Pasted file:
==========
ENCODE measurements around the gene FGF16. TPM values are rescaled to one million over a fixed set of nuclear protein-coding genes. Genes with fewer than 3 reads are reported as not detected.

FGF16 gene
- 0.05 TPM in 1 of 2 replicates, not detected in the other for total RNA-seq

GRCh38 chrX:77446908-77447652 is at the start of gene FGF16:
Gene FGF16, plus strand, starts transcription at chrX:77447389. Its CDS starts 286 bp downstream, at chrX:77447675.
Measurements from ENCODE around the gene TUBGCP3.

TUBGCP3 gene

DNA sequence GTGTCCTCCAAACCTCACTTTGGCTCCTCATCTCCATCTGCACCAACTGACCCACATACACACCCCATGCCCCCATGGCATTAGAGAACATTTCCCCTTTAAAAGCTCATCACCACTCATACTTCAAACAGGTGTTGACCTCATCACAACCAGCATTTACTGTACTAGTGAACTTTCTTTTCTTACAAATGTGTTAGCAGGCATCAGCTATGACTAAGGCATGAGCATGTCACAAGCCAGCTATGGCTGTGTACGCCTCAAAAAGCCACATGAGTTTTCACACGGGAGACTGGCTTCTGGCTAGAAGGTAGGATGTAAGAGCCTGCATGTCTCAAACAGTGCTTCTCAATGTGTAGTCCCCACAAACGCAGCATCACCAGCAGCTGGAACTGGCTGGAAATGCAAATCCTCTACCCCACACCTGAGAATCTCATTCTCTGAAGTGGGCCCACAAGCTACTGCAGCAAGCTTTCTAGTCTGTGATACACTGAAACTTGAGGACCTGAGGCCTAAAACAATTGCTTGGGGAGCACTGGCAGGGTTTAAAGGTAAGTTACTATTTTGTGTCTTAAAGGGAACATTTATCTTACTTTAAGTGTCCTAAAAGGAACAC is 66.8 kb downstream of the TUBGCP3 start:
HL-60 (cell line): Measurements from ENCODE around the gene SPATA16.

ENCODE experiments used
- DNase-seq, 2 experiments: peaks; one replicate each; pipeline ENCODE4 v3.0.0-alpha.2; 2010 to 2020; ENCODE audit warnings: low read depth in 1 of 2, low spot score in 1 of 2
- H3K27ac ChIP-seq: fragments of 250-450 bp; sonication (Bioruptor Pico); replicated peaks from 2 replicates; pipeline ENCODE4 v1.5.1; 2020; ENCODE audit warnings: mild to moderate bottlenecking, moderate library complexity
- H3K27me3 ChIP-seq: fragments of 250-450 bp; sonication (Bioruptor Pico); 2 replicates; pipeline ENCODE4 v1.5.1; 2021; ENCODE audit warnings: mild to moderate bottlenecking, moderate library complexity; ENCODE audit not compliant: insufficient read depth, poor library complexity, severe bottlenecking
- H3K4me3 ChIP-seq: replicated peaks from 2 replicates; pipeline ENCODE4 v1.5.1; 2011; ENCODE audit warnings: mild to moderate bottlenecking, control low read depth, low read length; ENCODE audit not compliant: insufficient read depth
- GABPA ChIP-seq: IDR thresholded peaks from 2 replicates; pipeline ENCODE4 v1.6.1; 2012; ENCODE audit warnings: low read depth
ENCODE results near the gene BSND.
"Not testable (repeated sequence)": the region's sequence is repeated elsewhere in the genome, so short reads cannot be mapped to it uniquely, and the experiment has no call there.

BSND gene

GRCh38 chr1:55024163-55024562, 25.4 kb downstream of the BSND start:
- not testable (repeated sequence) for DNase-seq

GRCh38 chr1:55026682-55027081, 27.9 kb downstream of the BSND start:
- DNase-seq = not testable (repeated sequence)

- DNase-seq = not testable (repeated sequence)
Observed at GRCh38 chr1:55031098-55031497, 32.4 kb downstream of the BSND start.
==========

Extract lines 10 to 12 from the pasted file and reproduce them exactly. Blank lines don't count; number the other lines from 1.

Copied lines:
ENCODE experiments used
- DNase-seq, 2 experiments: peaks; one replicate each; pipeline ENCODE4 v3.0.0-alpha.2; 2010 to 2020; ENCODE audit warnings: low read depth in 1 of 2, low spot score in 1 of 2
- H3K27ac ChIP-seq: fragments of 250-450 bp; sonication (Bioruptor Pico); replicated peaks from 2 replicates; pipeline ENCODE4 v1.5.1; 2020; ENCODE audit warnings: mild to moderate bottlenecking, moderate library complexity